In 1974, Professor Coupland hires Brian to film the psychological research project he's working on. The Professor and his two grad assistants are working with a teenager named Jane who believes she is being haunted by the spirit of a girl named Evie. Jane was a foster child and it's not clear if her parents are alive. So Coupland doesn't have any nosy adults snooping around or anyone checking on Janes well being.
Coupland believes that Evie exists in Janes head. He thinks that if Jane projects this evil energy into a doll, they can free Jane from the belief that she is possessed by destroying the doll. Coupland proves to not be that great a researcher since anything that happens to disprove his theory is ignored.
Jane is kept locked up in a room and music is constantly played to keep her awake or disorient her. It's not explained why they have to keep playing it, but Coupland isn't the most ethical man, which is why his funding is pulled by the university and he is forced to take his experiment off campus, where he rents an isolated home.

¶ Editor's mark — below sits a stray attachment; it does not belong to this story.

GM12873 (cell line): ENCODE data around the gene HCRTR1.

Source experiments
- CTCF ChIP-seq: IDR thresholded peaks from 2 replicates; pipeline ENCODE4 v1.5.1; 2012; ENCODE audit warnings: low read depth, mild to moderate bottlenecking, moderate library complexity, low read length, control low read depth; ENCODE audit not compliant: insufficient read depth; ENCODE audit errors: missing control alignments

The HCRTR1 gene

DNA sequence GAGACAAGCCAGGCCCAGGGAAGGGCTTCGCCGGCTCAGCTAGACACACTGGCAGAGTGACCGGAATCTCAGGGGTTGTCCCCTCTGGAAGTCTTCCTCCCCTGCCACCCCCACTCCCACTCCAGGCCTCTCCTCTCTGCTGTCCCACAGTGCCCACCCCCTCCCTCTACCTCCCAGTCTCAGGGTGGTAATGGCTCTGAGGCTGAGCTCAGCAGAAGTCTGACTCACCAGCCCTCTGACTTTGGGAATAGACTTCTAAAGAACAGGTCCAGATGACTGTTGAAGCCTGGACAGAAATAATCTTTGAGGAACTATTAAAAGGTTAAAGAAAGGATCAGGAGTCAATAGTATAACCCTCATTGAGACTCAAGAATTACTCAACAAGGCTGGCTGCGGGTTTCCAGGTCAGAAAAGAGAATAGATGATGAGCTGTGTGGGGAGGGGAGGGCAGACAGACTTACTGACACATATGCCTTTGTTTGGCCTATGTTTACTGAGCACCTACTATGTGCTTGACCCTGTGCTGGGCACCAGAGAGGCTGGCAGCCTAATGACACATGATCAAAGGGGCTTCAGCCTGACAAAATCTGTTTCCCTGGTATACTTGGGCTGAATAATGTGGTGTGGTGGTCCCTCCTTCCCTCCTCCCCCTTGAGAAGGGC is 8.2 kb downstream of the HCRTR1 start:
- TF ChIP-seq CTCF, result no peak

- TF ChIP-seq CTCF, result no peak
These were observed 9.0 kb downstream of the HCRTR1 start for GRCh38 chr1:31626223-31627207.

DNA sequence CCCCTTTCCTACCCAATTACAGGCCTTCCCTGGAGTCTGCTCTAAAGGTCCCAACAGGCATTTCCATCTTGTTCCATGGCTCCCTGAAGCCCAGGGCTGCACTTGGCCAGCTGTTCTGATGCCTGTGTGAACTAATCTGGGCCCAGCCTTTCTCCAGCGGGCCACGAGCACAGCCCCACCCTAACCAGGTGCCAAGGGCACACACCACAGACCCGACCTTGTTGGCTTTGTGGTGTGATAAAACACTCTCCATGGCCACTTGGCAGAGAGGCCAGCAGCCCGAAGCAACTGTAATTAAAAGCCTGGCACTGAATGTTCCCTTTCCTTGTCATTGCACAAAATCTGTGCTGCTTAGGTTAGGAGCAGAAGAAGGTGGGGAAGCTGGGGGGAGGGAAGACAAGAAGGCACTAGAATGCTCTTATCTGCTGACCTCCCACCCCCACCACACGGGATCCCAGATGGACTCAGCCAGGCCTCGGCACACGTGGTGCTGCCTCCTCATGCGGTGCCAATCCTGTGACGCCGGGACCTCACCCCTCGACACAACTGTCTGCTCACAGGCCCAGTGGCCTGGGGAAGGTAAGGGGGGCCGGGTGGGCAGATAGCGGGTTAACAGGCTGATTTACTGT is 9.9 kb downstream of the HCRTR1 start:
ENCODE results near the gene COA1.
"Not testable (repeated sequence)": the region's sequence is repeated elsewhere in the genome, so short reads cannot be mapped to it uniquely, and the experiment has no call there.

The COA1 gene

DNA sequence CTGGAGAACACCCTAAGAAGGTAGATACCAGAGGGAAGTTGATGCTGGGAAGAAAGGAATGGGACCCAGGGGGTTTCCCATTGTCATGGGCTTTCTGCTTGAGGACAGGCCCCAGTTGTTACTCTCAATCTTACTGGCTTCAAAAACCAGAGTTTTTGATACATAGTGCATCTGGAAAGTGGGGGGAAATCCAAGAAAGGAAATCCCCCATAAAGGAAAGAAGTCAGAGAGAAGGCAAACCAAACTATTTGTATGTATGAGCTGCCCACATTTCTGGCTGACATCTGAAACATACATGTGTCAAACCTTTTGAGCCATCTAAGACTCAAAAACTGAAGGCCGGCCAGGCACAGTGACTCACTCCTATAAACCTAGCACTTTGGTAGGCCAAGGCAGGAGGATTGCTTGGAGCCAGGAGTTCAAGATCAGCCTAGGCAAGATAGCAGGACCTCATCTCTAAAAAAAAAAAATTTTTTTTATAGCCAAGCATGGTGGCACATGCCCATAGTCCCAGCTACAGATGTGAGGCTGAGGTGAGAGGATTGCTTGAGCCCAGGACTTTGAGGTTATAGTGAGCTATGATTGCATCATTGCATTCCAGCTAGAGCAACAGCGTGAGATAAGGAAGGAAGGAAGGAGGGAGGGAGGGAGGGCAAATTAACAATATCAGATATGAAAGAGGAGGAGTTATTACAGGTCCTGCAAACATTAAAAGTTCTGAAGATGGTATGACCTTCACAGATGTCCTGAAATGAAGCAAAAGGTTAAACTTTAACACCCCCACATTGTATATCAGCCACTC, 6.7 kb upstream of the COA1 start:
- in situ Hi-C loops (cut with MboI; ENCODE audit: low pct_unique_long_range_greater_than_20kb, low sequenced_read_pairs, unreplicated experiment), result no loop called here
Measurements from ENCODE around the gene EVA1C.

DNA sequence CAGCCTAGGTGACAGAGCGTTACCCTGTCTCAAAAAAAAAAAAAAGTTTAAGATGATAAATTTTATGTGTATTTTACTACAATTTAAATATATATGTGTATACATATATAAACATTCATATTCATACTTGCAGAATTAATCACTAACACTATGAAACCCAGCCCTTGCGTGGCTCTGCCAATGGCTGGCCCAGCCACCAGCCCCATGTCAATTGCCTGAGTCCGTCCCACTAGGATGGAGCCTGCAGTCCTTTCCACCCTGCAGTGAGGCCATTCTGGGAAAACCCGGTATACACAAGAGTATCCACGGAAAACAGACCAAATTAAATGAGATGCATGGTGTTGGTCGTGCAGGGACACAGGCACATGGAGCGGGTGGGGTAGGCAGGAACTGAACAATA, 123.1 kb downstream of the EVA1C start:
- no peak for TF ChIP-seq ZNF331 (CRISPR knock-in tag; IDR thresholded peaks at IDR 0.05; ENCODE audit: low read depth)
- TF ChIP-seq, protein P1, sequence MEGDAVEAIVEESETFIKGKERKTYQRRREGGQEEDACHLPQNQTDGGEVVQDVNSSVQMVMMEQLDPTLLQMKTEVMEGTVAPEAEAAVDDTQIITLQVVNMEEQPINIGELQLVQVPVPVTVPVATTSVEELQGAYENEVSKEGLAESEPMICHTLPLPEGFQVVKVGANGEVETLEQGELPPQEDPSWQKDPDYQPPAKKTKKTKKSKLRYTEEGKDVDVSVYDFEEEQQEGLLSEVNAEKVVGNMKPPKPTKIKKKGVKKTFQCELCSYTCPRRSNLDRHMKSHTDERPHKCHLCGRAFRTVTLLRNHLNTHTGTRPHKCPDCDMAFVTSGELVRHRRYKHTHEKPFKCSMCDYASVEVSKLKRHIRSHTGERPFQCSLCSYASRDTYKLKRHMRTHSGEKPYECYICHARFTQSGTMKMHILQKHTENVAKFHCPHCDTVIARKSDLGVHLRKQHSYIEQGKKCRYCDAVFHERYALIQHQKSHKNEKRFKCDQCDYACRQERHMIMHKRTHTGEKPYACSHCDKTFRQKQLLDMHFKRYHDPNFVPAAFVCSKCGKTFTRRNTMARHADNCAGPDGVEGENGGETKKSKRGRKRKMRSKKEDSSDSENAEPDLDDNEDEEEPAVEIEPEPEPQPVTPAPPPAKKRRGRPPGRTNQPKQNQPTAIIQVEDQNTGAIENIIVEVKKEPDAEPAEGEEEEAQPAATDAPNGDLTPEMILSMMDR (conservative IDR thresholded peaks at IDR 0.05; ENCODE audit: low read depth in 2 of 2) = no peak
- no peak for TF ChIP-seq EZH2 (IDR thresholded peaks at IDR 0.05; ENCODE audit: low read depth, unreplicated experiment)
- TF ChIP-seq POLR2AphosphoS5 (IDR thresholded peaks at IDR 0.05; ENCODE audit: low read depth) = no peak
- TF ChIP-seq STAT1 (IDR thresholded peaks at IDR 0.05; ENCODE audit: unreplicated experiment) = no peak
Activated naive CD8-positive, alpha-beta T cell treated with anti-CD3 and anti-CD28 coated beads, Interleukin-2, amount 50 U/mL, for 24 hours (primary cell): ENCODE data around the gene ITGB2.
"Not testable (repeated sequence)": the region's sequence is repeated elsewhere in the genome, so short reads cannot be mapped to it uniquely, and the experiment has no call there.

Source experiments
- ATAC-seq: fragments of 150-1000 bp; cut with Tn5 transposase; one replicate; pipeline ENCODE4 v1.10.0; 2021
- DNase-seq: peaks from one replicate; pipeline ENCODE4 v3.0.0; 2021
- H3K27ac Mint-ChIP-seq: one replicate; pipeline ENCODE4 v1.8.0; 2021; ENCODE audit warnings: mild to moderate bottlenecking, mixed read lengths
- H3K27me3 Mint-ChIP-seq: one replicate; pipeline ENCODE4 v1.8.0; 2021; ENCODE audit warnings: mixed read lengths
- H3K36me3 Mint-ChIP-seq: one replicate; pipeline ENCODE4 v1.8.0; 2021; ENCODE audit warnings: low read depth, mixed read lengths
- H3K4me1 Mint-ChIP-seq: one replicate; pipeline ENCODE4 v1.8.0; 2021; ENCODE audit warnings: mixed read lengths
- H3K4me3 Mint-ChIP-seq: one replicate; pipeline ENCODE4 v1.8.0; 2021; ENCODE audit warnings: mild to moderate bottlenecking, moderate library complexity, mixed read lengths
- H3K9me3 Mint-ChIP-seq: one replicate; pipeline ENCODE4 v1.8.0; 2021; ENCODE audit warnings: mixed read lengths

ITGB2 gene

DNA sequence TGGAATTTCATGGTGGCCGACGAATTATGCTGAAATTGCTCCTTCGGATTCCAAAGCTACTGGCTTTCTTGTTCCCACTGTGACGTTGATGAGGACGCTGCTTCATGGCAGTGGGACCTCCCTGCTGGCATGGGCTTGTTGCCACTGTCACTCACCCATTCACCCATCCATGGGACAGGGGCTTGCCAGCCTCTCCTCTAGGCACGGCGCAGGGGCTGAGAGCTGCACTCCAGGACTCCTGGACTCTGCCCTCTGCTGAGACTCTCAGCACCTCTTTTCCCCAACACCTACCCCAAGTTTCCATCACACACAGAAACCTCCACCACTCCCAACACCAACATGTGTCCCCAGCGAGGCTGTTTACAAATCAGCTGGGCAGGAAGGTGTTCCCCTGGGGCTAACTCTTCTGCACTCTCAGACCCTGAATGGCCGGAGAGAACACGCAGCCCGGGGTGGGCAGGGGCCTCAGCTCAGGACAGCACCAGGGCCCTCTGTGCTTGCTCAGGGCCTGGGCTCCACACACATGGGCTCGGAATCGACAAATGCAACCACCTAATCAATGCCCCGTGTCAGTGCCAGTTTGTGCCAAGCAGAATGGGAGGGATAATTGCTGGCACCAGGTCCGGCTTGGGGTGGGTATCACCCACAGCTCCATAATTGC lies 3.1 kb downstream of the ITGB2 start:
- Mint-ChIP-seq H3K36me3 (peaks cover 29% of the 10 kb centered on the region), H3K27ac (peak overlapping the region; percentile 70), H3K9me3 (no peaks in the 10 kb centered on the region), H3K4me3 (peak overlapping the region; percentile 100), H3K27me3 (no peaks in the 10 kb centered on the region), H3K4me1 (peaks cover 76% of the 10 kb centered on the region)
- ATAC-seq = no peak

Brian, who is supposed to procure film stock, be the cameraman, and keep his mouth shut, has a hard time doing this when he sees how Jane lives. Not only does he feel sorry for her, but he develops feelings for her, which Coupland warns him is dangerous.
Brian is right to be concerned since Couplands methods include depriving Jane of sleep, food, and even burning her arm with a candle. The longer the research goes on, the more strange things happen and it seems that Couplands theory is incorrect and there are actually paranormal things going on in the house.
This is a Hammer film, and as such it focuses on story rather than blood and gore. As opposed to the majority of the low budget movies I've been watching, the acting was good. The story wasn't all that original and wouldn't be something I'd watch again, but it was a decent effort and I liked that it was set in the 1970s. Also the main song they play over and over is Slade song Cum on Feel the Noize, which is cool.